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Islam

Politics and Social Change

What All Americans Should Know About Women in the Muslim World

Publication Year

Articles 1 - 3 of 3

Full-Text Articles in Near and Middle Eastern Studies

What All Americans Should Know About Women In The Muslim World: An Introduction, Amy Y. Evrard Jul 2016

What All Americans Should Know About Women In The Muslim World: An Introduction, Amy Y. Evrard

What All Americans Should Know About Women in the Muslim World

This brief introduction to the “What All Americans Should Know About Women in the Muslim World” series provides information about women in the Muslim world, why they are important for Americans to understand, some challenges that arise in the study of Muslim women, and what these particular papers bring to bear on the topic.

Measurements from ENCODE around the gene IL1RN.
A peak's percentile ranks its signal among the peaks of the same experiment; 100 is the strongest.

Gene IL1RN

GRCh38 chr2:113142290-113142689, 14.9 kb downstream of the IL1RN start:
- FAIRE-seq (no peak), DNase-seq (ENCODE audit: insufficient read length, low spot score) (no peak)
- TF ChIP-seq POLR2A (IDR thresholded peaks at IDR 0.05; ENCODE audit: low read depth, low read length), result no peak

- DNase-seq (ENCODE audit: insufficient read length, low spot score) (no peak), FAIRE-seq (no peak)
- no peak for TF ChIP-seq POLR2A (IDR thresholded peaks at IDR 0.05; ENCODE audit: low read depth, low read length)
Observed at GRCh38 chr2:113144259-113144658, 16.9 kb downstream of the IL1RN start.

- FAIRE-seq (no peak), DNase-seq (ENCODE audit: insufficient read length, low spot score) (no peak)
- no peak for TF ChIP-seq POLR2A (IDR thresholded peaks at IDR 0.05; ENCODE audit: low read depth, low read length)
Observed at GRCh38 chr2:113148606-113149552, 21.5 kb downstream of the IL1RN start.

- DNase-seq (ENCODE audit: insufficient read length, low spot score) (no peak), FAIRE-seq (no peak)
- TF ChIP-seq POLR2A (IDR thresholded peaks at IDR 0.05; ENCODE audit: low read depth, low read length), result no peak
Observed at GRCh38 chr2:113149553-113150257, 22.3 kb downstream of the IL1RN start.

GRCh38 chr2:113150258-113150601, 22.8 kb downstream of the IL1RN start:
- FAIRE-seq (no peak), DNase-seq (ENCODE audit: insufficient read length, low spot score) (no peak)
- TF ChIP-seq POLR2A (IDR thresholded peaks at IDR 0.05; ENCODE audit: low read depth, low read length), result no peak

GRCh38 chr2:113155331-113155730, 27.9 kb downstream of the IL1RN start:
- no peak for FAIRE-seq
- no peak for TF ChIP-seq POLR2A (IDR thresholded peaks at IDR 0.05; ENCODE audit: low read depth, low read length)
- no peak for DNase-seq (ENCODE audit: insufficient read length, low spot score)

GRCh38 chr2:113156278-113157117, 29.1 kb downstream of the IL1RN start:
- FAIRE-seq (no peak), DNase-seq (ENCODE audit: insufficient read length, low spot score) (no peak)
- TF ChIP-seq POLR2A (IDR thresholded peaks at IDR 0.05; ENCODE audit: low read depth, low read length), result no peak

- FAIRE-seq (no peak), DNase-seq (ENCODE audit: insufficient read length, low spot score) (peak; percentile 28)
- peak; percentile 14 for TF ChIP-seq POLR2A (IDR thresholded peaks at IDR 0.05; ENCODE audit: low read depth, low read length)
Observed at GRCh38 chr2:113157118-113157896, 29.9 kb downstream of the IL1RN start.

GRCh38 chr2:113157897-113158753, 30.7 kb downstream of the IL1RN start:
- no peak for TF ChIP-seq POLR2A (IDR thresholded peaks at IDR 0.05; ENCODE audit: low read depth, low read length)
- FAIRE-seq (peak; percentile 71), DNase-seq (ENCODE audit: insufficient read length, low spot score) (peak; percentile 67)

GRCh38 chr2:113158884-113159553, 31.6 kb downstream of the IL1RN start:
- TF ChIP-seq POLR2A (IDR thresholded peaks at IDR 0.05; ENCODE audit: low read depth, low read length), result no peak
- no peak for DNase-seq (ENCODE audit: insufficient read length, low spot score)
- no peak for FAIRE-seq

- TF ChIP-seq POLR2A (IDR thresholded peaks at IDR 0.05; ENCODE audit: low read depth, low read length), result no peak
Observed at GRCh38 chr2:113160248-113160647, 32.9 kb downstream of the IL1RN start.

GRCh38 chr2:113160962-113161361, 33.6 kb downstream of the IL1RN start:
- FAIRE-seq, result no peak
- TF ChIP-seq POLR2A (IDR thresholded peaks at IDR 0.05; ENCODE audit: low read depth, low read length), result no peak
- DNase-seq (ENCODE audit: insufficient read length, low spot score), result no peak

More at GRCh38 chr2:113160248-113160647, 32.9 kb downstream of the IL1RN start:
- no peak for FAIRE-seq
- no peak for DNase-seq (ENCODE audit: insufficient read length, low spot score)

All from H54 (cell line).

Muslim Women Political Leaders And Electoral Participation In Muslim-Majority Countries, Abby M. Rolland Apr 2015

Muslim Women Political Leaders And Electoral Participation In Muslim-Majority Countries, Abby M. Rolland

What All Americans Should Know About Women in the Muslim World

This paper focuses on Muslim women political leaders and their agency in the modern world. While some Muslim women have a difficult time participating politically, others actively act in policy and government. Culture, identity, location, and political parties are some of the factors leading to different levels of participation from Muslim women in various countries.


Kittens And Nutella: Why Women Join Isis, Samantha K. Smith Apr 2015

Kittens And Nutella: Why Women Join Isis, Samantha K. Smith

What All Americans Should Know About Women in the Muslim World

On February 18, 2015 CNN published a reported stating that Western women were leaving their homes to join ISIS because of a social media campaign featuring pictures of kittens and Nutella. This reported propagated the notion that women who join jihadist organizations are brainwashed or feeble minded. The reality is not so simple. This paper explores the motives women may have for joining ISIS through comparison to the motivations that drove women to partake in other violent jihadist organizations' activities.